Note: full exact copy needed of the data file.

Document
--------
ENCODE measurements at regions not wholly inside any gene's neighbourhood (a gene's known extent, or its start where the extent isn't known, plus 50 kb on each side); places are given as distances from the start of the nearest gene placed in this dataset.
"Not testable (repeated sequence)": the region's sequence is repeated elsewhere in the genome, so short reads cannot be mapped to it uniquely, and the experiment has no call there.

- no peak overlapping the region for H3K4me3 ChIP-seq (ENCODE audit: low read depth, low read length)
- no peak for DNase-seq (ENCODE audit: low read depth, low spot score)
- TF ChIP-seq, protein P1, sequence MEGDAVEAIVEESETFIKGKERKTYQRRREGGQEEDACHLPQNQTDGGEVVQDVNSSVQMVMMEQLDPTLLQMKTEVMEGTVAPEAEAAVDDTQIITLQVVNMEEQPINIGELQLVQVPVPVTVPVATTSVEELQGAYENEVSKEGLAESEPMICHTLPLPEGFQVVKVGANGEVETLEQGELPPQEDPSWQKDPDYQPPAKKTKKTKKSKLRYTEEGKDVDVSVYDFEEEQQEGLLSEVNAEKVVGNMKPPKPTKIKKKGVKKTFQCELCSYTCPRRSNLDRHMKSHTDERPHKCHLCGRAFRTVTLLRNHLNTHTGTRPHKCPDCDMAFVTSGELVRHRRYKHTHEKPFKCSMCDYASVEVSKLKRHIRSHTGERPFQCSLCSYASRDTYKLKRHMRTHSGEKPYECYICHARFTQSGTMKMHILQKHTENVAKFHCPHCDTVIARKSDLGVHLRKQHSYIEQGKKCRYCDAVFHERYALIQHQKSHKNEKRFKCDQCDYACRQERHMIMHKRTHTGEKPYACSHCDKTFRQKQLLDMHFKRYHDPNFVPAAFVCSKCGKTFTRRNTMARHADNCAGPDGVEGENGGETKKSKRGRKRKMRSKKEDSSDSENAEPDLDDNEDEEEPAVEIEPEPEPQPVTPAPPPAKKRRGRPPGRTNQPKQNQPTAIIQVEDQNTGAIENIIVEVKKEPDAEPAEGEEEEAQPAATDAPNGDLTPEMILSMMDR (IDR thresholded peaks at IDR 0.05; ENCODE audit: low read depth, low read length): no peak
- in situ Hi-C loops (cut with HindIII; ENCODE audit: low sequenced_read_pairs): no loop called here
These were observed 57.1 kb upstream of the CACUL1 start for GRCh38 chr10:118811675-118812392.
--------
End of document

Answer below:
ENCODE measurements at regions not wholly inside any gene's neighbourhood (a gene's known extent, or its start where the extent isn't known, plus 50 kb on each side); places are given as distances from the start of the nearest gene placed in this dataset.
"Not testable (repeated sequence)": the region's sequence is repeated elsewhere in the genome, so short reads cannot be mapped to it uniquely, and the experiment has no call there.

- no peak overlapping the region for H3K4me3 ChIP-seq (ENCODE audit: low read depth, low read length)
- no peak for DNase-seq (ENCODE audit: low read depth, low spot score)
- TF ChIP-seq, protein P1, sequence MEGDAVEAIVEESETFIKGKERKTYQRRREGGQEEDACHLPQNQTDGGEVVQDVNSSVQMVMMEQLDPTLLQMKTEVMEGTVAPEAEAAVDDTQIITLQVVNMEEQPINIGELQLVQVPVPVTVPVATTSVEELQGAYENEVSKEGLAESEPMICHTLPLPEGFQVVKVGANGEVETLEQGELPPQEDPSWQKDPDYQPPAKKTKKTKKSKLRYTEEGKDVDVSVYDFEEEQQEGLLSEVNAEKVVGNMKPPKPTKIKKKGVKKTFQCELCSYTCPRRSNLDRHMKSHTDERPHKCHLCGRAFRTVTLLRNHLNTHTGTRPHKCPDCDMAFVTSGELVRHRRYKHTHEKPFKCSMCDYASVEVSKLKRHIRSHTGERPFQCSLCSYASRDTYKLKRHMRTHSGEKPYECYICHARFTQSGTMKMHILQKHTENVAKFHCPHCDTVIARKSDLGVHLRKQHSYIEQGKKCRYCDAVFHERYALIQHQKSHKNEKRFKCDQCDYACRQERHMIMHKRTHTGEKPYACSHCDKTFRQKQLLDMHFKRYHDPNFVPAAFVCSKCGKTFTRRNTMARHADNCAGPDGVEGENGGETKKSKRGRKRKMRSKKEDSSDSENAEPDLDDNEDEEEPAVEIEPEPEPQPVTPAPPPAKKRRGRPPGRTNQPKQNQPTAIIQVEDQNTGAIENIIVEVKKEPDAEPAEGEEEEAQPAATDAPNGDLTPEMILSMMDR (IDR thresholded peaks at IDR 0.05; ENCODE audit: low read depth, low read length): no peak
- in situ Hi-C loops (cut with HindIII; ENCODE audit: low sequenced_read_pairs): no loop called here
These were observed 57.1 kb upstream of the CACUL1 start for GRCh38 chr10:118811675-118812392.